Her whole body is shaking in my arms. After what seemed like hours she has finally closed her eyes after staring at nothing. I wait for her, hoping that when she wakes up, she’ll realise where she is and that she is safe once again.
As the yellow morning sun peaks over the calm dark blue waters of the ocean I open the window and Liz stirs.
I am tired and ready to go to bed, since she woke me up after two in the morning. Slowly the sun makes it way in the light blue heaven, as if choosing wisely where to stay for eight and a half minutes.
Finally the yellow morning rays touch Liz’s bare feet. She is still curled up in a fetal position and her breath is still coming out ragged, as if she ran across the whole world in one night.
She’ll wake up now. She always wakes up at first light.
I wait and close my eyes, hoping. What if last night was the last draw? What if this dream finally sent her over the edge? What if—?
Just as the sunrays get to her knees, her eyes pop open and she flies out of bed, hands ready to attack. When she sees me her arms fall to her side and confusion clouds her face.
It’s the same every night. Her dream seems too real. She thinks she’s back where she came from, where she lived and where she died. Then she wakes up here in her new room in the twenty-first century and she can’t place herself in this room.
I grab her into a hug and then her body slips away from my grasp. I will never learn. It’s the same every morning. . .
She turns into a ghost before my eyes. Her light blue eyes fades to a misty grey, her blond hair turns almost white and everything about her just turns magical in the sunlight. Magical and scary.
She’s a ghost again.
I still want to reach out to her. I still want to feel her body next to mine and wait for her cheeks to turn red. I miss that.
I miss her.
“I woke you up again.” As she speaks, her voice fills the room with a musical sound. I’ve never heard a voice like that in my life and if I lose her, I probably never will hear her voice again.
“It’s nothing.” I say and rest against her desk, taking in her beauty.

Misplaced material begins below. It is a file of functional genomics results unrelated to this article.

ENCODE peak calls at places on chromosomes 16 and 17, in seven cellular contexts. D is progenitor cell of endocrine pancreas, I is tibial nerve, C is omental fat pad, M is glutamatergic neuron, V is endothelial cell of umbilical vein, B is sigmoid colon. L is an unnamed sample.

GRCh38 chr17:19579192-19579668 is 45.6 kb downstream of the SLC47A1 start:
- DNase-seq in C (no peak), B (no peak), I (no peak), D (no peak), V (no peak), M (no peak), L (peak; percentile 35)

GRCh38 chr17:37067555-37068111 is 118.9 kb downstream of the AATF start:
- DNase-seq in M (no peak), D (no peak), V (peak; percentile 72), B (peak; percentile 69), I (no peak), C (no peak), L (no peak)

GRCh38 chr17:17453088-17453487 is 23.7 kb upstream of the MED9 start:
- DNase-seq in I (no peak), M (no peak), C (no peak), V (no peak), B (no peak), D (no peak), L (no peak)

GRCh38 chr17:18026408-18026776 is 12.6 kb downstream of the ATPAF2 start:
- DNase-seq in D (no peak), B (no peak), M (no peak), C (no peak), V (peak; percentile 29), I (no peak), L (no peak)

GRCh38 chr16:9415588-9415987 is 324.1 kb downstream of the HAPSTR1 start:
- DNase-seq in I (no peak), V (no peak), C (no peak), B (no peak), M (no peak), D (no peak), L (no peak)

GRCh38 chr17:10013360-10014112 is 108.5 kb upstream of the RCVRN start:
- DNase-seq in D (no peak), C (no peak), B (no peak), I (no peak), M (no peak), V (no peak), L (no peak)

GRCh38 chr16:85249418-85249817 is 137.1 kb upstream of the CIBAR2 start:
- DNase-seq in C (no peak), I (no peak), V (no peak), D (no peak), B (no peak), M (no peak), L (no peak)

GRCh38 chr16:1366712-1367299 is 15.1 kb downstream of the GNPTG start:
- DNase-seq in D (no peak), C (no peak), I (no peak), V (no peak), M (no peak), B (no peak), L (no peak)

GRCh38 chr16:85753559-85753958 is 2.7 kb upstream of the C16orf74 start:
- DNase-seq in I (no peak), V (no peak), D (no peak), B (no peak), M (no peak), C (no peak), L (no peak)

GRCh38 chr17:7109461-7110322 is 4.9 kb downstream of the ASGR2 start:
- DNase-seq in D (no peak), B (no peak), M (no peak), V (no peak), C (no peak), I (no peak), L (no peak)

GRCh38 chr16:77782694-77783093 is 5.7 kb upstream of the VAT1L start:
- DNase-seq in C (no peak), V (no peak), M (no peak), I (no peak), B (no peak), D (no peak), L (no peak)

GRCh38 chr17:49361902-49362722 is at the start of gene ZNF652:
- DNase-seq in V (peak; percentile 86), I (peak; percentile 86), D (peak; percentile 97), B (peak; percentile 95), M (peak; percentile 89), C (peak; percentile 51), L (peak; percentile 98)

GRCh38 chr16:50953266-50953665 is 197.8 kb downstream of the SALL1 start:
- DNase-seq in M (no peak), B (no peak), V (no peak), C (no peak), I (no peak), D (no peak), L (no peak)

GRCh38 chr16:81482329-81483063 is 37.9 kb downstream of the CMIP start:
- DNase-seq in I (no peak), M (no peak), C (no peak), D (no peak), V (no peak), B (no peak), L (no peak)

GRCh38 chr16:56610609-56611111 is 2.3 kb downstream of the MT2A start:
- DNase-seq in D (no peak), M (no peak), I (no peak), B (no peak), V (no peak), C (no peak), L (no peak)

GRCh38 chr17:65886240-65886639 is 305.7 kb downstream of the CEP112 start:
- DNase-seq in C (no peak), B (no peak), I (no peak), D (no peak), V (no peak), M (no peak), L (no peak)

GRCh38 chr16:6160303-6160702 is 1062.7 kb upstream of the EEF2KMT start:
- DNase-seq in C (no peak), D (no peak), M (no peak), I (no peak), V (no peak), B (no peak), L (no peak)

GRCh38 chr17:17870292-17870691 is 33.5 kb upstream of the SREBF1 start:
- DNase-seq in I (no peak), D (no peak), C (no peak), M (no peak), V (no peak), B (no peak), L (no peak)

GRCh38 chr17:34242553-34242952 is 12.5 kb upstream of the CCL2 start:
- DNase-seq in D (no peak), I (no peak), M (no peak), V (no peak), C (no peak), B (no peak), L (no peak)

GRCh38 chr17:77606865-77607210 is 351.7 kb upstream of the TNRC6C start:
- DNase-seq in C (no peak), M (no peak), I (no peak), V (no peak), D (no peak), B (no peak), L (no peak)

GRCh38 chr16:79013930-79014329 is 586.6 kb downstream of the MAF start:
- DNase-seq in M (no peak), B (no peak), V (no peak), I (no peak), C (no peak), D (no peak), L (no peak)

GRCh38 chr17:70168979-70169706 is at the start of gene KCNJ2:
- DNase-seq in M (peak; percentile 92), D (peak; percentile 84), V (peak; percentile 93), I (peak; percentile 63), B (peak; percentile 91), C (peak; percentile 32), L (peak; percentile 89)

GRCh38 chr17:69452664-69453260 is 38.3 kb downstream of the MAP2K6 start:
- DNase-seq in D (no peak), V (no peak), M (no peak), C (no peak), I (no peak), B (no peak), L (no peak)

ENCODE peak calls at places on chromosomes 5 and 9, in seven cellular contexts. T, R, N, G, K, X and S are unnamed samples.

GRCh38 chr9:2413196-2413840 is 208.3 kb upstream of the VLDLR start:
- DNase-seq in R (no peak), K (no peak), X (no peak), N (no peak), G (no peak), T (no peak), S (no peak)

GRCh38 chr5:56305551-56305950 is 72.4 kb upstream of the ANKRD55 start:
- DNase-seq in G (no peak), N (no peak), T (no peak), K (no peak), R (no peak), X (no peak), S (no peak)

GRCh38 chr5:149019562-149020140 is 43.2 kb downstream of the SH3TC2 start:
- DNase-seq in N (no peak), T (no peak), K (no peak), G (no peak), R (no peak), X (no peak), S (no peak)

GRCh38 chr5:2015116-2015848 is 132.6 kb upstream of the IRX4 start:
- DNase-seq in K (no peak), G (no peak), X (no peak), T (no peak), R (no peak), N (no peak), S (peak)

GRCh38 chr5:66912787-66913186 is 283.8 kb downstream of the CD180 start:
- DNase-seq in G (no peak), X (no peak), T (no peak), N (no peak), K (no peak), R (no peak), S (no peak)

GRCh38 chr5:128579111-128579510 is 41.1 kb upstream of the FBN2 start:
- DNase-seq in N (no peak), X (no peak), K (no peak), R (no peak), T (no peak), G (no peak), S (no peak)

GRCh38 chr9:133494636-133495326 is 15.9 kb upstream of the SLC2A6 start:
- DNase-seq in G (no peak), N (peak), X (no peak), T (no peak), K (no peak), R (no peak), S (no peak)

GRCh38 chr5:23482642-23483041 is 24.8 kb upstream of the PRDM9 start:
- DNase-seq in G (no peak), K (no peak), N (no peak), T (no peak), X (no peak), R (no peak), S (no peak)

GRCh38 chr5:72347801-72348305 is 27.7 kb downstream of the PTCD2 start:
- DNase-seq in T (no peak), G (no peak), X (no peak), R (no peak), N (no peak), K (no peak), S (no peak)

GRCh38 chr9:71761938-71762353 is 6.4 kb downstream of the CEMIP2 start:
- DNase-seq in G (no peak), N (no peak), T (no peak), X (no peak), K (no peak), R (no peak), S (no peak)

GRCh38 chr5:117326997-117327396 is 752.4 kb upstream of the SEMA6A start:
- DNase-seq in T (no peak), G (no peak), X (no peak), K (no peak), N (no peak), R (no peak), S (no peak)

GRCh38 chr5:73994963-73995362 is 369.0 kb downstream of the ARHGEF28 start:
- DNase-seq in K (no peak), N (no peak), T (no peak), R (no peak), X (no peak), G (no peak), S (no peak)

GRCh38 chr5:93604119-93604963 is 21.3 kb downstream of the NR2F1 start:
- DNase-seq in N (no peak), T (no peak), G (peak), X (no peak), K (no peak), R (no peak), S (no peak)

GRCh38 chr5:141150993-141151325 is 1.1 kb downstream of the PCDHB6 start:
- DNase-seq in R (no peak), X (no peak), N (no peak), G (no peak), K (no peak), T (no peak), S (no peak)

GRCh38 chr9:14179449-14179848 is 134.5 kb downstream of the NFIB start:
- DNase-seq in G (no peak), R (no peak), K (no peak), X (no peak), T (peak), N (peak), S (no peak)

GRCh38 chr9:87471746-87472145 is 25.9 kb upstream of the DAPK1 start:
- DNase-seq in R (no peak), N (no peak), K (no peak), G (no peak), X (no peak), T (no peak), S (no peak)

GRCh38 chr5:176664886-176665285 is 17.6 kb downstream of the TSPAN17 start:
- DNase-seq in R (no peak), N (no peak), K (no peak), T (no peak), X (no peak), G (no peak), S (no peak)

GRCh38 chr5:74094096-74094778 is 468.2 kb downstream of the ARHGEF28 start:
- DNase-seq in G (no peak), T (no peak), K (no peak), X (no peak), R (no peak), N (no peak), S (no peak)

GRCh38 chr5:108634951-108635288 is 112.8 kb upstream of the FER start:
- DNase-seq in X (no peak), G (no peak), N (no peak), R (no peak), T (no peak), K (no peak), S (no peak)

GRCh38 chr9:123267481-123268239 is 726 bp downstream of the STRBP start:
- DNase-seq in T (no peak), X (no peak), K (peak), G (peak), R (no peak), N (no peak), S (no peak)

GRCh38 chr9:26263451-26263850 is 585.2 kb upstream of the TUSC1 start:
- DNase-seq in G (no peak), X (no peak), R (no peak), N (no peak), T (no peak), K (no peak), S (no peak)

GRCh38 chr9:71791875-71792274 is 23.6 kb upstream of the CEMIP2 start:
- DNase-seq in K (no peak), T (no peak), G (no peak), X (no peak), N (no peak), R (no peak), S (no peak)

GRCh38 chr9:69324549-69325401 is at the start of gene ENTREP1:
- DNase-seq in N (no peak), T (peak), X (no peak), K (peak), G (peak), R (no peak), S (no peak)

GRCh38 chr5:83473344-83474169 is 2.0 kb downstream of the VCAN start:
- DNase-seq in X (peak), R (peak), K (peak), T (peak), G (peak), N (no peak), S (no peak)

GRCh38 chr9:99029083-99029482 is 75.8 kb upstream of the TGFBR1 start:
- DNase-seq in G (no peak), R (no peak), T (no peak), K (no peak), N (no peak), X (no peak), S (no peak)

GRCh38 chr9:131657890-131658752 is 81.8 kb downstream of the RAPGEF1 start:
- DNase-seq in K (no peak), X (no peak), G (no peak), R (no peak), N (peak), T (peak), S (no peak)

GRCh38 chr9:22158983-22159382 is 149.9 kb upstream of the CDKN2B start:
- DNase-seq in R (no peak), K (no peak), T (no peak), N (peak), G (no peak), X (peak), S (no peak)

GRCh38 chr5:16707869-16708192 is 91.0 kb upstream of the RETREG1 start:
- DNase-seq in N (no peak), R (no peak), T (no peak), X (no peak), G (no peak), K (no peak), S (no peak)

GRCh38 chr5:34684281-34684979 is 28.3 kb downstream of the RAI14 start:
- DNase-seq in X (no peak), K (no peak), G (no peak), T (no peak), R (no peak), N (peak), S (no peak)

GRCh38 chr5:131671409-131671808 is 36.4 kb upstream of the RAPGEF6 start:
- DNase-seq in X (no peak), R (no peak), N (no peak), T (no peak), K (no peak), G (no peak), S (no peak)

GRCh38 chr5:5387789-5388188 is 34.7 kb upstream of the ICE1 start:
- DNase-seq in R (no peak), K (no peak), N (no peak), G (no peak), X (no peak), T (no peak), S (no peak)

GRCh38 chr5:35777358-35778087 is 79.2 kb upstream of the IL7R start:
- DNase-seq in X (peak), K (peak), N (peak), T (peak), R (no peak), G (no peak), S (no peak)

“Nothing? It’s not nothing, Josh. If this keeps happening you won’t be able to get your work done during the day.” I just stare at her, hardly listening to her as she rants on about my grades and varsity. She turns around, worry clouding her face, causing deep lines to form between her eyebrows.
Then she does something that I hate and love at the same time. She bites her lip and cocks an eyebrow at me. “Earth to Josh!” I blink. “And what about Amanda? What will she say when she hears you’re comforting me again?”
“I keep it to myself now.” I say and scratch my ear. “She thinks I’m still losing it. She doesn’t believe that my parents and I are the only ones who can see you. If someone told you that, wouldn’t you think they have a few screws lose?”
“In this world? Anything is possible.” She says and flops down on her bed. “Look, I’m sorry—”
“Okay Liz, let’s get one thing straight. It is not your fault okay? Now stop saying sorry for waking me up. I’m a big boy, I can take the punch.” She bites her lip again, then opens her mouth to say something. I give her a look which makes her clamp her mouth shut and stare at the window.
“I just hope I’ll find someone who will break this curse.” The sadness in her voice breaks my heart. Countless times I tried placing myself in her shoes. There were times I wondered — like her — how will someone love a ghost when you can only touch them at night? How will you know that true love exist when the only love you know is from a guy that you believe is only a friend?
I watch her as she walks towards the door, hands slowly trailing on the wall, then she turns back, staring at me with such intensity of sadness that it could kill anyone. “Liz.” I whisper and walk towards her, reach out and realise that I can’t touch her. She gives me a wry smile and turns to leave while saying, “Don’t worry about me. I’ll survive, somehow.”
Don’t worry about me.
It’s very hard not to . . .
Sand fills my cousin’s sand bucket and she stares at me with wide eyes after tipping over the bucket and seeing that the tower has crumbled into pieces. She glares at her bucket, shoves sand back into it and tries again, again with no luck.
Without her knowing, Liz is sitting next to her, examining her every move. Sadness still lurks in the corners of her now grey eyes. I want to hug her and comfort her. I want to tell her that everything will be alright. She’s not entirely gone, but I know why she has a pained look on her face from morning till night.
“Josh.” I blink and stare at Sally’s face in front of me, both her eyebrows raised. For a ten year old girl, she is very intellectual . . . when she wants be. I look at her outstretched arms, the green bucket under my chin. “Can you fill the bucket with water for me?”
I fold my arms teasingly as both Liz and I ask at the same time, “What’s the magic word?”
Sally thinks for a while, the tip of her tongue sticking out. “Abra Cadabra?” Liz smiles a genuine smile as I laugh, shaking my head.
“Uhm, pop goes the weasel?”
“You watched Ice Age again?” Sally smiles and jumps, spraying sand everywhere. “It’s please.”
“What’s please?” Sally asks handing the bucket to me.
“The magic word.” I say, take the bucket and stand up. For a moment Sally stares at me, confusion clouding her face, I almost thought she looks like Liz for a while when she lets out a long, “Oooh” and carries on digging in the sand for the ‘Nile River around the castle.’
While heading down towards the water Liz slowly trails behind me. I scoop some water in and look at her as she’s standing in the water but it doesn’t bother her. She can’t feel at all.
“The dream . . .” I trail off and scoop more water in. Liz turns to look at me, eyebrows raised, creasing her forehead. “Was it about your—?”